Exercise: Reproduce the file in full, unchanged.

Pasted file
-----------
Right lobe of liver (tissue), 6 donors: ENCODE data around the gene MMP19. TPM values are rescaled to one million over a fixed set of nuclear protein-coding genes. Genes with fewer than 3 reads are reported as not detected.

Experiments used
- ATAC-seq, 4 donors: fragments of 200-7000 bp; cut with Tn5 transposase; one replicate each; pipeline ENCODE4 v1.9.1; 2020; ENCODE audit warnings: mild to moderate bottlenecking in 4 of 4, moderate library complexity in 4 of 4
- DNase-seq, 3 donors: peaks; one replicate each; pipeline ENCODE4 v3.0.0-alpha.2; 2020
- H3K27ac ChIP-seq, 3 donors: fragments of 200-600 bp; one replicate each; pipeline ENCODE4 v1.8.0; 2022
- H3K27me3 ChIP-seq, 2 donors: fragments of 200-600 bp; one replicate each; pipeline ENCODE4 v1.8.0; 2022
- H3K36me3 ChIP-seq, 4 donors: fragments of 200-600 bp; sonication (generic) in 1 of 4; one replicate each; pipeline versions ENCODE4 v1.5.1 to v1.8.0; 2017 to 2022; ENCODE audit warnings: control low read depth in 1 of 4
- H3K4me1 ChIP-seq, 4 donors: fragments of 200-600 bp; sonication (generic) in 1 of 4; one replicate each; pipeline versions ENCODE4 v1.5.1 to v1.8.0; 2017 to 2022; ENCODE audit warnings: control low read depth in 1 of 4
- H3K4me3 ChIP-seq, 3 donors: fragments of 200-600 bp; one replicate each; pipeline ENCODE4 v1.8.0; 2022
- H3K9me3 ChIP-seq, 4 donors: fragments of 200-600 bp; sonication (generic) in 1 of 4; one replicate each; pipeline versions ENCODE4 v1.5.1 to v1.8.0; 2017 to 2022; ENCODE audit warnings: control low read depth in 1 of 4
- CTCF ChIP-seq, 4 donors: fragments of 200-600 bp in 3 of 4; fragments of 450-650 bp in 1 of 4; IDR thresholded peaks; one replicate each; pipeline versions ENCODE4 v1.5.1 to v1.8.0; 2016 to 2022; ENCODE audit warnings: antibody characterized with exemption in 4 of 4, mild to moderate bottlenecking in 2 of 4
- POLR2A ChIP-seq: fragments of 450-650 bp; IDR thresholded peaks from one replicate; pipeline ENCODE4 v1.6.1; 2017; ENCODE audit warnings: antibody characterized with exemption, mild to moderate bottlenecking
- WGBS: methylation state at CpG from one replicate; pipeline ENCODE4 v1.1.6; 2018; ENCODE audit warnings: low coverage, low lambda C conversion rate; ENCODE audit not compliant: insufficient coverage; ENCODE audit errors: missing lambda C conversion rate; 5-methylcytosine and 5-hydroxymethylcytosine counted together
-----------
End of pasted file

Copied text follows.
Right lobe of liver (tissue), 6 donors: ENCODE data around the gene MMP19. TPM values are rescaled to one million over a fixed set of nuclear protein-coding genes. Genes with fewer than 3 reads are reported as not detected.

Experiments used
- ATAC-seq, 4 donors: fragments of 200-7000 bp; cut with Tn5 transposase; one replicate each; pipeline ENCODE4 v1.9.1; 2020; ENCODE audit warnings: mild to moderate bottlenecking in 4 of 4, moderate library complexity in 4 of 4
- DNase-seq, 3 donors: peaks; one replicate each; pipeline ENCODE4 v3.0.0-alpha.2; 2020
- H3K27ac ChIP-seq, 3 donors: fragments of 200-600 bp; one replicate each; pipeline ENCODE4 v1.8.0; 2022
- H3K27me3 ChIP-seq, 2 donors: fragments of 200-600 bp; one replicate each; pipeline ENCODE4 v1.8.0; 2022
- H3K36me3 ChIP-seq, 4 donors: fragments of 200-600 bp; sonication (generic) in 1 of 4; one replicate each; pipeline versions ENCODE4 v1.5.1 to v1.8.0; 2017 to 2022; ENCODE audit warnings: control low read depth in 1 of 4
- H3K4me1 ChIP-seq, 4 donors: fragments of 200-600 bp; sonication (generic) in 1 of 4; one replicate each; pipeline versions ENCODE4 v1.5.1 to v1.8.0; 2017 to 2022; ENCODE audit warnings: control low read depth in 1 of 4
- H3K4me3 ChIP-seq, 3 donors: fragments of 200-600 bp; one replicate each; pipeline ENCODE4 v1.8.0; 2022
- H3K9me3 ChIP-seq, 4 donors: fragments of 200-600 bp; sonication (generic) in 1 of 4; one replicate each; pipeline versions ENCODE4 v1.5.1 to v1.8.0; 2017 to 2022; ENCODE audit warnings: control low read depth in 1 of 4
- CTCF ChIP-seq, 4 donors: fragments of 200-600 bp in 3 of 4; fragments of 450-650 bp in 1 of 4; IDR thresholded peaks; one replicate each; pipeline versions ENCODE4 v1.5.1 to v1.8.0; 2016 to 2022; ENCODE audit warnings: antibody characterized with exemption in 4 of 4, mild to moderate bottlenecking in 2 of 4
- POLR2A ChIP-seq: fragments of 450-650 bp; IDR thresholded peaks from one replicate; pipeline ENCODE4 v1.6.1; 2017; ENCODE audit warnings: antibody characterized with exemption, mild to moderate bottlenecking
- WGBS: methylation state at CpG from one replicate; pipeline ENCODE4 v1.1.6; 2018; ENCODE audit warnings: low coverage, low lambda C conversion rate; ENCODE audit not compliant: insufficient coverage; ENCODE audit errors: missing lambda C conversion rate; 5-methylcytosine and 5-hydroxymethylcytosine counted together